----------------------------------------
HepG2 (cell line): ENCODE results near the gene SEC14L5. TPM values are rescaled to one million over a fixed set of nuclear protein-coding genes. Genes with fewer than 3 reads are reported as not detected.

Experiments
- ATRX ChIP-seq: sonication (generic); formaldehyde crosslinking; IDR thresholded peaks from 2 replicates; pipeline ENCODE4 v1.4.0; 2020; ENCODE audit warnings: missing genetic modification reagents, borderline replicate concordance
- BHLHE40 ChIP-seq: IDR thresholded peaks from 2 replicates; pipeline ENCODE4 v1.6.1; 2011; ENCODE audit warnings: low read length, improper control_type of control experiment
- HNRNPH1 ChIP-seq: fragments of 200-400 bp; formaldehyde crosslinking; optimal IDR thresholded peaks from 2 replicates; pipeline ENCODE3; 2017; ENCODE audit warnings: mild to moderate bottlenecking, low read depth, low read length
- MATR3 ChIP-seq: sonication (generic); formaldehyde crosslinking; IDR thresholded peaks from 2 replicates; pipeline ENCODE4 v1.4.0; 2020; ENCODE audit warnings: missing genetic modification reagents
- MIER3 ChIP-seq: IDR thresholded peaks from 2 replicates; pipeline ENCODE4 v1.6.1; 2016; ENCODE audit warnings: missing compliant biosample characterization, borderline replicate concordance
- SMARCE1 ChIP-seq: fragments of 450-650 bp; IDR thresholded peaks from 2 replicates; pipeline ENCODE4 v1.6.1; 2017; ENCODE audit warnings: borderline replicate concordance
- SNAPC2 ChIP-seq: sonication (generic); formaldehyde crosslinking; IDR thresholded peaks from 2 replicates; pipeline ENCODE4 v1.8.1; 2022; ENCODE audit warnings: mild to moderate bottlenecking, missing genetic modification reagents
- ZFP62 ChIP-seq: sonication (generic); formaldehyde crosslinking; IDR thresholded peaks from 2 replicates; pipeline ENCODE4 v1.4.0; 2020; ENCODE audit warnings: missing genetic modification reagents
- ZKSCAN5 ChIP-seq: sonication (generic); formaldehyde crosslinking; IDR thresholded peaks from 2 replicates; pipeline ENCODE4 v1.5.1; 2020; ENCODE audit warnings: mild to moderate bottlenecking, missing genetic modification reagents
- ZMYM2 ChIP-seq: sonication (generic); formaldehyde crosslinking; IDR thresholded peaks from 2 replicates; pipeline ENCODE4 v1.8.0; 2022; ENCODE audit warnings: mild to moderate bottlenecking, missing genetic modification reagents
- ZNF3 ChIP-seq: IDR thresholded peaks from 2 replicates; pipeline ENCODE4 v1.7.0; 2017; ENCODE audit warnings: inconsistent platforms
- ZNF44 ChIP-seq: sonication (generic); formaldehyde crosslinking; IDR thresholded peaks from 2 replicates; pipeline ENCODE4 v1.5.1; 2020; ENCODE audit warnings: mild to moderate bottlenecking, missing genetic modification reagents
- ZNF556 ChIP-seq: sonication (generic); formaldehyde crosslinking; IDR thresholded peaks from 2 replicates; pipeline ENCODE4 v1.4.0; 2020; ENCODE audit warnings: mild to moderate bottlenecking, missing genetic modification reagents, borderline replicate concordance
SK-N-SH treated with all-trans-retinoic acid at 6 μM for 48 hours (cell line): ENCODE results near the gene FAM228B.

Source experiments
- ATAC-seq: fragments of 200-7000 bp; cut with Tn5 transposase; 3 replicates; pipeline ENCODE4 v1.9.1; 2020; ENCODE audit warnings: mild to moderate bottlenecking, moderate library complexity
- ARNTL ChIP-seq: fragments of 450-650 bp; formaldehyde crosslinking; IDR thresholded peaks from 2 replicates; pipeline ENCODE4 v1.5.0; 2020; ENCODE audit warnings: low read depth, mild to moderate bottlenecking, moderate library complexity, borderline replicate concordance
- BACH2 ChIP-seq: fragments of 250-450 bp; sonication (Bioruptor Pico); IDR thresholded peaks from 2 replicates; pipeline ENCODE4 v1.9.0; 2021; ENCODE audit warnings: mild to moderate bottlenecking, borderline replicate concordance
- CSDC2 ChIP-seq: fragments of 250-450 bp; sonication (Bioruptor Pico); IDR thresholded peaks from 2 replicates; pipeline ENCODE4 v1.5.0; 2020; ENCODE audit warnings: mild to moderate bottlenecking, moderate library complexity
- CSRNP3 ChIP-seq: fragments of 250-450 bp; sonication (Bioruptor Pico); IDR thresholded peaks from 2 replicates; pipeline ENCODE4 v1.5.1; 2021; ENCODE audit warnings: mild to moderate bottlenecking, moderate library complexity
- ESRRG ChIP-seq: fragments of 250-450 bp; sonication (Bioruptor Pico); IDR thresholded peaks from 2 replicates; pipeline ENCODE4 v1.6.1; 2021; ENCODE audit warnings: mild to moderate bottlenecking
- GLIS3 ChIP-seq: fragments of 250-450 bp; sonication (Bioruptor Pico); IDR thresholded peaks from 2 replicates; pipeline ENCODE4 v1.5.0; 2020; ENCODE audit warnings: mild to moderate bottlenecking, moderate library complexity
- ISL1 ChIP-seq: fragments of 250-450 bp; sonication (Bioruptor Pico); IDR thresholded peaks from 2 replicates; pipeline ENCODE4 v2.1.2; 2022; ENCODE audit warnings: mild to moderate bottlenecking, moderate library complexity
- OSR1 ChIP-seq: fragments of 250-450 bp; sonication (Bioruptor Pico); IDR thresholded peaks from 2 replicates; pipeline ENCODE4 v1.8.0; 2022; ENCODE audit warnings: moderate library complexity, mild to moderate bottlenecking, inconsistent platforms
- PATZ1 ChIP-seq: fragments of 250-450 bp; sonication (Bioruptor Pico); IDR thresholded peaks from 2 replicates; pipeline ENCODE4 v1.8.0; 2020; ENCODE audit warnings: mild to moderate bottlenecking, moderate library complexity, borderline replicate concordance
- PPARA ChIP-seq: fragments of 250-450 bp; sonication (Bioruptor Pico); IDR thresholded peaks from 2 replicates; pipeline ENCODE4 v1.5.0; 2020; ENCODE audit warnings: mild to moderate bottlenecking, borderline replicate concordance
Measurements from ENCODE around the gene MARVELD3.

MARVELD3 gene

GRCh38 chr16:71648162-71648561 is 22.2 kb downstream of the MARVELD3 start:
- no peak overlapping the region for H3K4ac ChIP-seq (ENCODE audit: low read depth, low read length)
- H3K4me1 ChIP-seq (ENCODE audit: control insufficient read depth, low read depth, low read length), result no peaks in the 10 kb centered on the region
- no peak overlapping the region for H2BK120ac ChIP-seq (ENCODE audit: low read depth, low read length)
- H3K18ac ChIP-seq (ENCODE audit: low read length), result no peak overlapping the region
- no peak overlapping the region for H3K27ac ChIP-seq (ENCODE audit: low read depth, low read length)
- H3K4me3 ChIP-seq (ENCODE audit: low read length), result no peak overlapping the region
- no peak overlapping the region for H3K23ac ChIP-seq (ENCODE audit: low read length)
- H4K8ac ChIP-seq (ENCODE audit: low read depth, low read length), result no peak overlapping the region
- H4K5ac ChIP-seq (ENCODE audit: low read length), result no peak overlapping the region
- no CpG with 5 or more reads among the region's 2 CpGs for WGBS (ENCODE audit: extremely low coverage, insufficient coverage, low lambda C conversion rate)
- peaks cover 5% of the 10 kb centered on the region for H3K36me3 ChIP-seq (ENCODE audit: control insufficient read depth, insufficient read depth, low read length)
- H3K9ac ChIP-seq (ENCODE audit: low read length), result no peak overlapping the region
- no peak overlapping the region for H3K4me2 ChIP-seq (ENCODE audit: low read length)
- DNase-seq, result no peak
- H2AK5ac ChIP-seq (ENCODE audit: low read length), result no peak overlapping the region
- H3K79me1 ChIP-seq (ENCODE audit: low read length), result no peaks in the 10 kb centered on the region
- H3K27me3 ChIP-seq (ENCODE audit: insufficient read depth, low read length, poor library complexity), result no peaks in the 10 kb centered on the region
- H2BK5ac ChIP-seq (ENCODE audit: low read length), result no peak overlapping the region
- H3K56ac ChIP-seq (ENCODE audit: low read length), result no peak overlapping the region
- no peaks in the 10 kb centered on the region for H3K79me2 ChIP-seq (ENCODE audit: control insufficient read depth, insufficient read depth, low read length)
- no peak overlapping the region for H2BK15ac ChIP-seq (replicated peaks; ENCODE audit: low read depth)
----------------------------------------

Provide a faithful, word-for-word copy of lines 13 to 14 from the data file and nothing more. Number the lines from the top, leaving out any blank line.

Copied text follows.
- ZNF3 ChIP-seq: IDR thresholded peaks from 2 replicates; pipeline ENCODE4 v1.7.0; 2017; ENCODE audit warnings: inconsistent platforms
- ZNF44 ChIP-seq: sonication (generic); formaldehyde crosslinking; IDR thresholded peaks from 2 replicates; pipeline ENCODE4 v1.5.1; 2020; ENCODE audit warnings: mild to moderate bottlenecking, missing genetic modification reagents